General Motors said it would start reporting its sales for the U.S. at the end of each quarter rather than the end of every month and March’s monthly sales report would be its last, the automaker announced.
Kurt McNeil the vice president of U.S. Sales Operations for GM said that reporting sales each quarter better aligns with the business and the quality of data will make it much easier to see just how the business is operating.
The Michigan-based automaker said dropping its monthly reports for sales was driven by several factors, including the automakers desire to end volatility that at times exaggerates sales over just a one month period.
GM said that product launches, incentive campaigns and even unusual weather can easily skew the monthly figures both up and down.
McNeil added that 30 days was not sufficient enough time to separate sales trends from fluctuations over the short-term in a very highly competitive, dynamic market.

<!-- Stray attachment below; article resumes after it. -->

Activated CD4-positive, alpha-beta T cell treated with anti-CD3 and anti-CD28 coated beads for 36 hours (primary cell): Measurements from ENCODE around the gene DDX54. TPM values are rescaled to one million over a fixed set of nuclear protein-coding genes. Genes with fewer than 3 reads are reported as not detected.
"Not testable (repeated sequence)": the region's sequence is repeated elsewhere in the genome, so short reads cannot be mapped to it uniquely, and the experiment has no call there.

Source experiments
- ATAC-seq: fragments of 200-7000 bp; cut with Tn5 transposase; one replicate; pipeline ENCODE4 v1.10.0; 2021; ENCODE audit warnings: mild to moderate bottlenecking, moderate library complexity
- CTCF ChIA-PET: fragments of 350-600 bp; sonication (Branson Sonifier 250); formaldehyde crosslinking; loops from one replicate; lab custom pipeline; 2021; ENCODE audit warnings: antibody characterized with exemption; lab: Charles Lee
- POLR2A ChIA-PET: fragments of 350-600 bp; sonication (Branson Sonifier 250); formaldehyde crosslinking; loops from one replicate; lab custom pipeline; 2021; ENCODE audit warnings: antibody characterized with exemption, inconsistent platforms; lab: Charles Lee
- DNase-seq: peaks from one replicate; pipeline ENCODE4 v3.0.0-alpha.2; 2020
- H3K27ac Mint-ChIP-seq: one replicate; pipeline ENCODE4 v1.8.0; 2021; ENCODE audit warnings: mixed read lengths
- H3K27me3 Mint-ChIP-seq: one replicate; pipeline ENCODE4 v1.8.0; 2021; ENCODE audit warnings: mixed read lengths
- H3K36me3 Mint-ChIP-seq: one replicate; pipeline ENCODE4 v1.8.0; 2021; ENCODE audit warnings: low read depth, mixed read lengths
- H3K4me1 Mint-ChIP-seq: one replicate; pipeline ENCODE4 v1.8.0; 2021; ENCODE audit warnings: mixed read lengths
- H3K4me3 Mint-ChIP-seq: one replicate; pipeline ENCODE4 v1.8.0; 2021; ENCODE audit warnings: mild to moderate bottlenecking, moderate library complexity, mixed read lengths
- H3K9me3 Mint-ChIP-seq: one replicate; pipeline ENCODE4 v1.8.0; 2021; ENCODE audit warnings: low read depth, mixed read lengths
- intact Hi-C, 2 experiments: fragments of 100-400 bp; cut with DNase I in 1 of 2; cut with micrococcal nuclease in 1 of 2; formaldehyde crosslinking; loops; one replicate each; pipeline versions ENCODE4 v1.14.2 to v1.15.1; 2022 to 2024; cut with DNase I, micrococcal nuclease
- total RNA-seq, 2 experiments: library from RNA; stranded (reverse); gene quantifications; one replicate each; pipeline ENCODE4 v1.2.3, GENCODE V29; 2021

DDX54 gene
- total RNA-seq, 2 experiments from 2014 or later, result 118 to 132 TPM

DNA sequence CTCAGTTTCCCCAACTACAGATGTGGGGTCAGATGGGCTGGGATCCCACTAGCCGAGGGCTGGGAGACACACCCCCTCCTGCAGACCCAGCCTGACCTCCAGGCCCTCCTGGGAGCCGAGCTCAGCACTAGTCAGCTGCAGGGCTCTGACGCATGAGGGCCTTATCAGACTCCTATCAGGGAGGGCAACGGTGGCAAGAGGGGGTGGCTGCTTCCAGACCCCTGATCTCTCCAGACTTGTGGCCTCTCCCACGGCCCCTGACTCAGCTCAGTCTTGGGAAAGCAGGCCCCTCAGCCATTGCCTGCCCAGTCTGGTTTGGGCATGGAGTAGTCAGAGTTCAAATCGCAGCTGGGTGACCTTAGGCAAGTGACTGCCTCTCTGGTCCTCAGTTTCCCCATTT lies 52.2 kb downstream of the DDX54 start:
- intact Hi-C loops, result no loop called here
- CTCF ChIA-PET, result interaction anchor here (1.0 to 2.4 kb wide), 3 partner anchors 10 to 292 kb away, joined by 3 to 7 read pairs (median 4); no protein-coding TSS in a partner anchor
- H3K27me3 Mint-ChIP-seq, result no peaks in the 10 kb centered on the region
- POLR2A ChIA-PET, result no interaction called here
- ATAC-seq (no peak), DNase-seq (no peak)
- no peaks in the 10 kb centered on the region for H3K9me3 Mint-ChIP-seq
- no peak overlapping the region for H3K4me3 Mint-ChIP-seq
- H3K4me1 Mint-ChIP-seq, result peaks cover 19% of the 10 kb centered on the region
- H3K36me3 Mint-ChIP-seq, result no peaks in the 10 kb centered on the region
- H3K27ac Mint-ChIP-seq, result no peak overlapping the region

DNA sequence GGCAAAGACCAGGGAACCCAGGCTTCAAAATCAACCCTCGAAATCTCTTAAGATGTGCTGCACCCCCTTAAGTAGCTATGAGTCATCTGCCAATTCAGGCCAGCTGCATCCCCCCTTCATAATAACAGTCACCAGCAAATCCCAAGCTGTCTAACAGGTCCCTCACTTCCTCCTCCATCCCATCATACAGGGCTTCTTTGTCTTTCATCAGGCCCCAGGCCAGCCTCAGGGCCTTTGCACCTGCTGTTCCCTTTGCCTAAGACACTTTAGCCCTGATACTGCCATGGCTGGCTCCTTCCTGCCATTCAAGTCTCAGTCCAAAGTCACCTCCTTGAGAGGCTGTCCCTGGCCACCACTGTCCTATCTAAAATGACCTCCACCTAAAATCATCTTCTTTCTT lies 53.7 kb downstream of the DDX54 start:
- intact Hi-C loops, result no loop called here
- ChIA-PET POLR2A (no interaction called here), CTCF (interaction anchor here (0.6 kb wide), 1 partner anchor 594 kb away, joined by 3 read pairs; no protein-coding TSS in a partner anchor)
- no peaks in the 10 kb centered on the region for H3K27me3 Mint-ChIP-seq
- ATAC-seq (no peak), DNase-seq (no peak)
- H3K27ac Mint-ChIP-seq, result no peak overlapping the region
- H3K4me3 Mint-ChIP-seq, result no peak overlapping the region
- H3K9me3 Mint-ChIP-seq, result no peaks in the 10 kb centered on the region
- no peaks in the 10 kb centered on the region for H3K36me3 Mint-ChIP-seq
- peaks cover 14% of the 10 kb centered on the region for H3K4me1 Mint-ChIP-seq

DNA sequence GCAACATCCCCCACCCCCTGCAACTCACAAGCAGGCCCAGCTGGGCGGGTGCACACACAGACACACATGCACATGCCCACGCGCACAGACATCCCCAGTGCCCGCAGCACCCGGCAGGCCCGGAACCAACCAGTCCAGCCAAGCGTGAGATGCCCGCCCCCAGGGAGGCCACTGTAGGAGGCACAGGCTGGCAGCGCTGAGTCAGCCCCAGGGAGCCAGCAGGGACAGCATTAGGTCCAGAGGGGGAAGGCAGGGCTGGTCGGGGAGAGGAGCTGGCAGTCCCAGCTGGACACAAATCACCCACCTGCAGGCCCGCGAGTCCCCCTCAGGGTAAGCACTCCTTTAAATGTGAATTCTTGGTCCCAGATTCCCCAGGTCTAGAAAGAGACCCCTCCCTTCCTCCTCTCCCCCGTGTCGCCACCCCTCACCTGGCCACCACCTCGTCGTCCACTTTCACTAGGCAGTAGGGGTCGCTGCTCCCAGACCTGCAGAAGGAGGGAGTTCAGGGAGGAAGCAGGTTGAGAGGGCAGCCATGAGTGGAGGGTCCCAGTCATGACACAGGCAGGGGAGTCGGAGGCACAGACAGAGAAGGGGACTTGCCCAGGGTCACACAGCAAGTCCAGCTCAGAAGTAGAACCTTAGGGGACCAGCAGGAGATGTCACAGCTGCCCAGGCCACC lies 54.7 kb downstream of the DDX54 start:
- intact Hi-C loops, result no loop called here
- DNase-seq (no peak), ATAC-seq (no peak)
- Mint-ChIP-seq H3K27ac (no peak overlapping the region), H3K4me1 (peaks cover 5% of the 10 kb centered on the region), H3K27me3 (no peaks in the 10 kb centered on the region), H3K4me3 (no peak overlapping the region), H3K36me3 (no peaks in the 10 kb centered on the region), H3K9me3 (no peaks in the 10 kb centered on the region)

This moves opens the door for other automakers both U.S. and international, to follow suit and end their monthly sales reports.
During the early 1990s, several automakers were reportedly their sales each 10 days, while at that time Chrysler was reporting them each month. In the mid-1990s, all major automakers switched over to a monthly schedule for releasing sales figures.
Tesla has not reported its sales each month since its inception and there is no indication that only reporting its deliveries each quarter has been helpful or hurtful to its stock.
Nevertheless, when sales of automobiles started to plunge during 2008, the sales reports each month for auto sales helped investors, Washington lawmakers, and analysts to understand the speed in which the economy and auto industry was deteriorating.
If this type of scenario were to repeat itself at a point during the future, the severity of the situation with regards to a slowdown in sales would be known only each quarter or three-month cycle and that could cause investors to be more alarmed.
Even without the report by GM each month, other sources such as analysts, dealers and suppliers will continue giving insight into how sales of autos are progressing during each quarter so that investors will not be out in the dark waiting during the quarter worried about how good or bad the auto industry is, and at this point just GM, is doing.